[svlug] eWeek article on MS Outlook

dfox@belvdere.vip.best.com dfox at belvdere.vip.best.com
Wed May 17 17:09:41 PDT 2000


> That's fine, except it has squat to do with desktop vs. command-line, as
> JC is asserting. My counterexample is the MacOS paradigm, where scripting
> was never a major part of the paradigm. Opening a file is opening, not
> executing.

What about the case of macros? They are documents, or portions of them,
but they do execute. 

 
> Under Windows, since DOS had an underlying tradition of scripting, the
> reverse is true: many "programs" weren't really programs.

They were shell scripts (or at least as far as you can get, with DOS's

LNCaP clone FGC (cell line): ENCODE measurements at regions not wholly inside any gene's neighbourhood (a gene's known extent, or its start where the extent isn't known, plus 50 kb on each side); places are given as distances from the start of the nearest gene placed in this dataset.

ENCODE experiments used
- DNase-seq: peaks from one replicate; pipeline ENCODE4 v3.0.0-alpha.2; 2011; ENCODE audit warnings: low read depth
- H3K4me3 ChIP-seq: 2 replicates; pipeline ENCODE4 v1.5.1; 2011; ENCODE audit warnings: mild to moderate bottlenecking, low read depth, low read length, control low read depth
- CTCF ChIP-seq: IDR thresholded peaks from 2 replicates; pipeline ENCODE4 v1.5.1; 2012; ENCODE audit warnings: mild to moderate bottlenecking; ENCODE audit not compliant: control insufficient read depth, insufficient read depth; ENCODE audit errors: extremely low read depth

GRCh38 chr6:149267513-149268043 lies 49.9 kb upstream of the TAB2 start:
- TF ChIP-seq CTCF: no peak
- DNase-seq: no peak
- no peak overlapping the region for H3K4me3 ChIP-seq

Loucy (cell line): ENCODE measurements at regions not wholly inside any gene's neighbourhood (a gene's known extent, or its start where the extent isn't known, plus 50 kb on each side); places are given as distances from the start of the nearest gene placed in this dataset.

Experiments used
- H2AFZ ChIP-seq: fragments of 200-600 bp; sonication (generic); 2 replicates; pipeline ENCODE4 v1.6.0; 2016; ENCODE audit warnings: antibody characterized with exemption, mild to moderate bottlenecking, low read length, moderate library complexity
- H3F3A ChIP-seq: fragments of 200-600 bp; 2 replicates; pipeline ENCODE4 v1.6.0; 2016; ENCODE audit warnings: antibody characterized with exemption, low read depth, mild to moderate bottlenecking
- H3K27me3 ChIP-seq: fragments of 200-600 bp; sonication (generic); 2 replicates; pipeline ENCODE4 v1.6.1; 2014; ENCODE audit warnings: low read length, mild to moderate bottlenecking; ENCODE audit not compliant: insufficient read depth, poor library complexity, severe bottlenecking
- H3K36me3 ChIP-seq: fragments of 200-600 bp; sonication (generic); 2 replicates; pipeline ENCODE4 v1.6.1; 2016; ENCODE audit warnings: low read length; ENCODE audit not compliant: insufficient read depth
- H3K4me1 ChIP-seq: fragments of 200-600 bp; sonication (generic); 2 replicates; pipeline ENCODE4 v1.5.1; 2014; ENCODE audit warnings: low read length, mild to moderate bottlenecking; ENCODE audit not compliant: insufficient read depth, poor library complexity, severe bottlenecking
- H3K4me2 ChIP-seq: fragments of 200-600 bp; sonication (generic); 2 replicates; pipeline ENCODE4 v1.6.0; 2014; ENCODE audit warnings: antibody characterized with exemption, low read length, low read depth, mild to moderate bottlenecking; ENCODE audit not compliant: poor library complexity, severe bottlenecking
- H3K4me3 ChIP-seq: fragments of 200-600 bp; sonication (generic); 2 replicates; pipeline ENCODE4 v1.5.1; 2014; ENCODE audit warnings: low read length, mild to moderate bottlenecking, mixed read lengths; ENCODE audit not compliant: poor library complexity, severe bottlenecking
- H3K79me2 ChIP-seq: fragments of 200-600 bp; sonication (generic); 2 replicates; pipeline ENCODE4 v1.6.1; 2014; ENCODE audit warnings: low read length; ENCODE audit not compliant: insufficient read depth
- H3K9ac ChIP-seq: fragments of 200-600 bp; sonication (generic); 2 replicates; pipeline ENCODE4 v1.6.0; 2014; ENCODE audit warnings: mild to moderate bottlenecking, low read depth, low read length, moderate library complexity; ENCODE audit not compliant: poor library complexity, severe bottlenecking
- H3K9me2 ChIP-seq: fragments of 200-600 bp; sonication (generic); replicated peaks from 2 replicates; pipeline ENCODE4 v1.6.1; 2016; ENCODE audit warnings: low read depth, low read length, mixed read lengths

pathetic idea of a shell). These files can execute by themselves (*.bat
extension). Files that aren't executable (those extensions that are not
COM/EXE/BAT) can't execute by themselves; you need something to execute
those. And if they aren't *directly* executable, that's certainly no
guarantee against damage -- even a basic program can cause damage if it
gets run. The fact that it needs to invoke the interpreter to execute it
is really not of consequence -- it's just an extra step.


> There is NO way to reliably determine what is or is not a virus. None.

Isn't the real requirement for a virus that it have the ability to 
replicate itself, infecting other systems -- or at least have the
potential to do so? AFAIK, that's the test to determine whether or
not something is a 'virus' vs. something else that's harmful, like a
trojan.


> _Deirdre   *   http://www.sfknit.org   *   http://www.deirdre.net
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